Features/Benefits: The prospect may not be
How to Get Your Foot in the Door
In order to close high-ticket sales, you need to get your foot in the door with the right prospects. Here are a few tips on how to do just that:
- Do your research. Find out as much as you can about your potential customer – what their needs are, what their pain points are, etc. This will help you determine whether or not they are a good fit for your product or service.
- Build rapport. Once you’ve identified a good prospect, it’s important to build rapport with them. Get to know them on a personal level and find common ground. This will make it much easier to sell to them later on.
- Be persistent. Don’t give up after the first rejection – keep trying! The more times you contact a prospect, the more likely you are to eventually land a sale.
- Offer value. When you’re finally able to get in touch with a decision maker, make sure you offer them something of value – whether it’s a free consultation, a valuable resource, or something else entirely. If they see that you’re offering something of worth, they’ll be more likely to listen to your pitch.
When to Use a Trial Close
If you’re selling a high-ticket item, you need to close the sale with a trial close. A trial close is simply asking the prospect if they would be willing to take the next step in the sales process, without making a commitment.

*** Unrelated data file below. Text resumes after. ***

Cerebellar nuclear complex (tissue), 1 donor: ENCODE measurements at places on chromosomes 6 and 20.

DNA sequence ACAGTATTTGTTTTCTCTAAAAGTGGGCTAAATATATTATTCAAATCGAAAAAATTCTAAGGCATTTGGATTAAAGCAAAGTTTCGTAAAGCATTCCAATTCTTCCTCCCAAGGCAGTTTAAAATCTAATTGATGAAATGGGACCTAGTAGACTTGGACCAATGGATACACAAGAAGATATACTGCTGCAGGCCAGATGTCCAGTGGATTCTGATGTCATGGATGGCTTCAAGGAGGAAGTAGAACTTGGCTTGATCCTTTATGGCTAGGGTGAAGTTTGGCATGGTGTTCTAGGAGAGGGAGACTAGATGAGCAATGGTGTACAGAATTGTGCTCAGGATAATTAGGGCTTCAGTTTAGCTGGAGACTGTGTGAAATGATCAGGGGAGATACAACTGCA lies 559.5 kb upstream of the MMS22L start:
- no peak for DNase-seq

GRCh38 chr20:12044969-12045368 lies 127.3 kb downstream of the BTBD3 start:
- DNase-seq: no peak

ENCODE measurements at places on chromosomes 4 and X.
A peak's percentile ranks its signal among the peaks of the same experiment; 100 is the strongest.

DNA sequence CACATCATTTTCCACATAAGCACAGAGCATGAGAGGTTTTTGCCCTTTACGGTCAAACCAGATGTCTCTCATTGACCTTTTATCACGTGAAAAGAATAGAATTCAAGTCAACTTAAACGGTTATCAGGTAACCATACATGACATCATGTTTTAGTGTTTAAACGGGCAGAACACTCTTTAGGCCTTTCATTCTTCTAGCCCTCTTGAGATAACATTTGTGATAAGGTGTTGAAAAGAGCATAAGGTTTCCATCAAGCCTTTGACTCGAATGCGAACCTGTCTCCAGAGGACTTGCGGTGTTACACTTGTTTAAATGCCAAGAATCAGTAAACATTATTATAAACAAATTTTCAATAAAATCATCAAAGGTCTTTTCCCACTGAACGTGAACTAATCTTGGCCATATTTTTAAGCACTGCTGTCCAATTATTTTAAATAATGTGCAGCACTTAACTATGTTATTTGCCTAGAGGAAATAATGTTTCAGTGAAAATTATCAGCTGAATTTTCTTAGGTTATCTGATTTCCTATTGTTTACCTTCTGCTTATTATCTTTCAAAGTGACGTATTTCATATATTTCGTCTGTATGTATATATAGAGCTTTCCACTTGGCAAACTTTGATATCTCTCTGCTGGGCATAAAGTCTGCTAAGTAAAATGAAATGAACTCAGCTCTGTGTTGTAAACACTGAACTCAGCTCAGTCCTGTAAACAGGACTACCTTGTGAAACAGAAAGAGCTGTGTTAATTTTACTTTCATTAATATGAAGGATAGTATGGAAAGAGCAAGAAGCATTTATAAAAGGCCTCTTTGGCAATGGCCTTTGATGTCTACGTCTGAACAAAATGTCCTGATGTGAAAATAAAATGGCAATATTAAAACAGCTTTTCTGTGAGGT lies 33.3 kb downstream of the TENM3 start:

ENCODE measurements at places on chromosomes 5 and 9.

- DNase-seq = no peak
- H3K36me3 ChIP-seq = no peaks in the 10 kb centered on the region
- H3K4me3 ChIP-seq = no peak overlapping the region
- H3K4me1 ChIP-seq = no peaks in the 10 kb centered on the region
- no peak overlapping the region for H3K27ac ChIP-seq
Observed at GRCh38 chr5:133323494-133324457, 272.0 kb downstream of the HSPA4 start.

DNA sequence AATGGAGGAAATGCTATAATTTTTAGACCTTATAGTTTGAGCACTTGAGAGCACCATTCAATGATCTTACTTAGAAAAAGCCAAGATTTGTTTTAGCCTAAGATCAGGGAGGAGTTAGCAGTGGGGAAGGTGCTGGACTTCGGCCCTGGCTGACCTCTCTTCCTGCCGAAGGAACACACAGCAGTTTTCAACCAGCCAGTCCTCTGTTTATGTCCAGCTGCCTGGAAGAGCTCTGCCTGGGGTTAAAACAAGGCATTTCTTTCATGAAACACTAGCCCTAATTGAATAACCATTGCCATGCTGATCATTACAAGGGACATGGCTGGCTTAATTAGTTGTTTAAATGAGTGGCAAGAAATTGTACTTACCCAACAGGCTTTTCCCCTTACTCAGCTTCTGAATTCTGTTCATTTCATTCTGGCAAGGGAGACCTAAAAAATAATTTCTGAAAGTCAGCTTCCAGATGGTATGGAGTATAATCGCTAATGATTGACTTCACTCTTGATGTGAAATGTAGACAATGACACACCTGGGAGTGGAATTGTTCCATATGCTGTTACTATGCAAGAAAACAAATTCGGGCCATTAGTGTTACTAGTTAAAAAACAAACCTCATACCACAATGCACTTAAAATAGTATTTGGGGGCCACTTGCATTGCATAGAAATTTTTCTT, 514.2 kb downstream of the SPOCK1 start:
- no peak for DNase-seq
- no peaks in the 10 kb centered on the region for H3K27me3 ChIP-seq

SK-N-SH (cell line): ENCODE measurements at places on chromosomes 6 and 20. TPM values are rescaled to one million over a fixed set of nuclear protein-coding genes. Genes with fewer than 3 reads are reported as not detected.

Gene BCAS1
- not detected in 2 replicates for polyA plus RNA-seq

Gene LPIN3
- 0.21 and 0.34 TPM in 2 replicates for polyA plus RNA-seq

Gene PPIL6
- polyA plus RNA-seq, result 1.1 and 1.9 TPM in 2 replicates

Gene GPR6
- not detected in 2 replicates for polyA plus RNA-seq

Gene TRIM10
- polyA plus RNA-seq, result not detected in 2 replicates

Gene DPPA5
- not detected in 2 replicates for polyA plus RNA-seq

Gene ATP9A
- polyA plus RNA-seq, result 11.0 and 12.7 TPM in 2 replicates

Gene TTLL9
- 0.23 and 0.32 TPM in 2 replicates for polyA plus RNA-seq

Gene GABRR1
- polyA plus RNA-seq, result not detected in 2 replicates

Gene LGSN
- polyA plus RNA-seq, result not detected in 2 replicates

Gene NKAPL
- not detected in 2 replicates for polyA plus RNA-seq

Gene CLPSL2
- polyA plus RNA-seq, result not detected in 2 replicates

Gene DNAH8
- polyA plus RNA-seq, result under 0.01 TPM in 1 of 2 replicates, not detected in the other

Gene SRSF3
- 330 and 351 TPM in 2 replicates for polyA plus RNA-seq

For example, let’s say you’re selling a $5,000 coaching program. You might ask the prospect if they’d be willing to schedule a call with you to discuss the program in more detail. If they say yes, then you know you’re on the right track and you can move on to the next step in the sales process.
Asking for a commitment too early can often kill the deal, so it’s important to use trial closes throughout the sales process to gauge where the prospect is at and whether or not they’re ready to buy.
The Power of the Assumptive Close
The assumptive close is one of the most powerful closing techniques in sales. By assuming that the sale has been made, you can confidently move forward with your sales process and increase your chances of success.
When used properly, the assumptive close can be an extremely effective way to close high-ticket sales. Here are three tips to help you use this technique effectively:
- Make an Assumption About the Sale
When you make an assumption about the sale, you are essentially telling your prospect that you believe the sale has been made. This creates a sense of confidence and urgency that can prompt your prospect to take action.
- Be Confident in Your Assumption
If you are not confident in your assumption, your prospect will likely sense it. Remember, confidence is key when using the assumptive close technique.
- Use Language That Assumes the Sale Has Been Made
The words you use when making your assumption are important. Be sure to use language that clearly states that you believe the sale has been made. For example, instead of saying “I think we have a deal,” try saying “Congratulations on your new purchase!”
Overall, closing high-ticket sales can be tricky but with the right knowledge and strategies, it doesn’t have to be intimidating. In this article, we discussed tips from experts in the field that will help you close more high-ticket deals with ease. From prospecting to building trust, there are plenty of ways for you to increase your success rate when closing big sales. With these tips in mind, what strategies do you plan on implementing into your own process? Let us know in the comments below!